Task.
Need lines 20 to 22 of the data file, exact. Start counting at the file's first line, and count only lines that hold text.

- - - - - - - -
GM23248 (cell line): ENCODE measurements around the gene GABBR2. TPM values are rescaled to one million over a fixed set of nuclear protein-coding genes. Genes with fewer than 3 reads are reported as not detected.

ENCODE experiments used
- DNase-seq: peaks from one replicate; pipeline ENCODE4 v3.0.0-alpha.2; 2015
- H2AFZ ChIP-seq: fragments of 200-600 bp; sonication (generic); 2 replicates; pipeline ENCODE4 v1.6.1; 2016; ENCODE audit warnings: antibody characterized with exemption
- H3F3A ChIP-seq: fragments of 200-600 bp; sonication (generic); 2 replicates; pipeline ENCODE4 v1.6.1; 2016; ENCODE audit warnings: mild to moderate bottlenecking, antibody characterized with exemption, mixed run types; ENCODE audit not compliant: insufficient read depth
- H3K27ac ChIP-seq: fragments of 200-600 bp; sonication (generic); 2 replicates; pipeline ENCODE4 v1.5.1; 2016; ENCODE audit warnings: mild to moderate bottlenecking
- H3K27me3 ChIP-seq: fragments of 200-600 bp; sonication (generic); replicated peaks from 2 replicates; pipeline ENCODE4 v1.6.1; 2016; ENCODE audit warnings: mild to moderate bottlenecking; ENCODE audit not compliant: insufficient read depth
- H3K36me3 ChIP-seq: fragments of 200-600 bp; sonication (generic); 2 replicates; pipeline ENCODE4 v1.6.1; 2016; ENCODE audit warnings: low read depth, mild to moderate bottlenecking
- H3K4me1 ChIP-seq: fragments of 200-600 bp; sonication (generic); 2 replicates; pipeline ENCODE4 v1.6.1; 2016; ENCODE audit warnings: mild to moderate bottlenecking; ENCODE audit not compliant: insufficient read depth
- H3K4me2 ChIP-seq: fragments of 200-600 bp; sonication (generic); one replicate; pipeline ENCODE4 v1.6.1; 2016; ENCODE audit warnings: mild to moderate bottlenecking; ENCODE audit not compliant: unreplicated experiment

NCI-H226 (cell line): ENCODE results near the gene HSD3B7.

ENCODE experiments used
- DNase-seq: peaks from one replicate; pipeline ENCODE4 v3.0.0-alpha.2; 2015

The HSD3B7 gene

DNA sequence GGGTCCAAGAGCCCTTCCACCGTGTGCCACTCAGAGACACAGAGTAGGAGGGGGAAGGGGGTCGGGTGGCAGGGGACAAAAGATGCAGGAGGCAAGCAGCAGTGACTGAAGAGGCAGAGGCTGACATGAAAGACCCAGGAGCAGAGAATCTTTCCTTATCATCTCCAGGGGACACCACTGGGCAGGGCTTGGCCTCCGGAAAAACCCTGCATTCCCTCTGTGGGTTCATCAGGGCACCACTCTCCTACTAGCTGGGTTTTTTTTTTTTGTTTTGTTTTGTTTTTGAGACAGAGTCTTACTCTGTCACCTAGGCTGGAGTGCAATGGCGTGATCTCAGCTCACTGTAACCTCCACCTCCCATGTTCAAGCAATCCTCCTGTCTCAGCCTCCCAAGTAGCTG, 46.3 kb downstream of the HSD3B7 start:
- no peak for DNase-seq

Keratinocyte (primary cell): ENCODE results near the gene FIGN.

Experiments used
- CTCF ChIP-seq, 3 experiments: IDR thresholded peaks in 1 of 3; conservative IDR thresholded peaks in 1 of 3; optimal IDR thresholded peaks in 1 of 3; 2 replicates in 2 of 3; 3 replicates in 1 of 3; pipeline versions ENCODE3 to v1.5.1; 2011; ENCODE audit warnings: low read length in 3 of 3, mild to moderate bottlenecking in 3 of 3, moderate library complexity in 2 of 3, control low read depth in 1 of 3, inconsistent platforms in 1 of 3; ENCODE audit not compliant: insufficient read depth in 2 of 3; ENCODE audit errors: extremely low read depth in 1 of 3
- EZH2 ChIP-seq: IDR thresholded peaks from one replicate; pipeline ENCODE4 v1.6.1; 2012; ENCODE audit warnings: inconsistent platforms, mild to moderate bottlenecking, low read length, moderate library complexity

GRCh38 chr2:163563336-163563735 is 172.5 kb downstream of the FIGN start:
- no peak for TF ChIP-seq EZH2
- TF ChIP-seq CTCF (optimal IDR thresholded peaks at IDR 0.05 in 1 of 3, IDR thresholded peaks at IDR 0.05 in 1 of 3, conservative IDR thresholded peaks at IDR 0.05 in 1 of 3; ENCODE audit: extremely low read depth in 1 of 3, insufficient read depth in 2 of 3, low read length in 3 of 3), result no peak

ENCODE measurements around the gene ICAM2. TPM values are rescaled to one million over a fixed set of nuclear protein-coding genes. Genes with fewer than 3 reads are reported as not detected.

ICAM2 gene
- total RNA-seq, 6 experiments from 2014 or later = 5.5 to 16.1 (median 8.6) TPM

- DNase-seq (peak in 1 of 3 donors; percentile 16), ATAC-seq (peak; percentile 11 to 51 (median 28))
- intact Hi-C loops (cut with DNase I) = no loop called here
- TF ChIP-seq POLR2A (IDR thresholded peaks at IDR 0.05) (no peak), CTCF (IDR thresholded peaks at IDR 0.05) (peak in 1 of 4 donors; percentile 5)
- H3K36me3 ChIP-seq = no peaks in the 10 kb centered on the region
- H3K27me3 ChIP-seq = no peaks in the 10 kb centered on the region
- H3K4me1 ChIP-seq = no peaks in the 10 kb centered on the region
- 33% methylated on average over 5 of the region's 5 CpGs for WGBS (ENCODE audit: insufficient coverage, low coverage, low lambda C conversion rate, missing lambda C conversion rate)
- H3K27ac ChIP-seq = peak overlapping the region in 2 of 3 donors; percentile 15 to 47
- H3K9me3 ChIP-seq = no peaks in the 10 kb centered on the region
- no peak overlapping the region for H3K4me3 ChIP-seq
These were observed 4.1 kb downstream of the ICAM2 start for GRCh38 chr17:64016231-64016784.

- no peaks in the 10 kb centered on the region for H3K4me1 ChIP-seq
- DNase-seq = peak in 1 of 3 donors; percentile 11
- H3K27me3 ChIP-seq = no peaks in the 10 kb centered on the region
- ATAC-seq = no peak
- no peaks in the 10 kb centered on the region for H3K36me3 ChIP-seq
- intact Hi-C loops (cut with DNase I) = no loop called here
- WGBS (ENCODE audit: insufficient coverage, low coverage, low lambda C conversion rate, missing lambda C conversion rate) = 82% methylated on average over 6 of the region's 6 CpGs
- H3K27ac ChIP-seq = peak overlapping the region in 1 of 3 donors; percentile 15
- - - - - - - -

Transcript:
- EZH2 ChIP-seq: IDR thresholded peaks from one replicate; pipeline ENCODE4 v1.6.1; 2012; ENCODE audit warnings: inconsistent platforms, mild to moderate bottlenecking, low read length, moderate library complexity

GRCh38 chr2:163563336-163563735 is 172.5 kb downstream of the FIGN start:
- no peak for TF ChIP-seq EZH2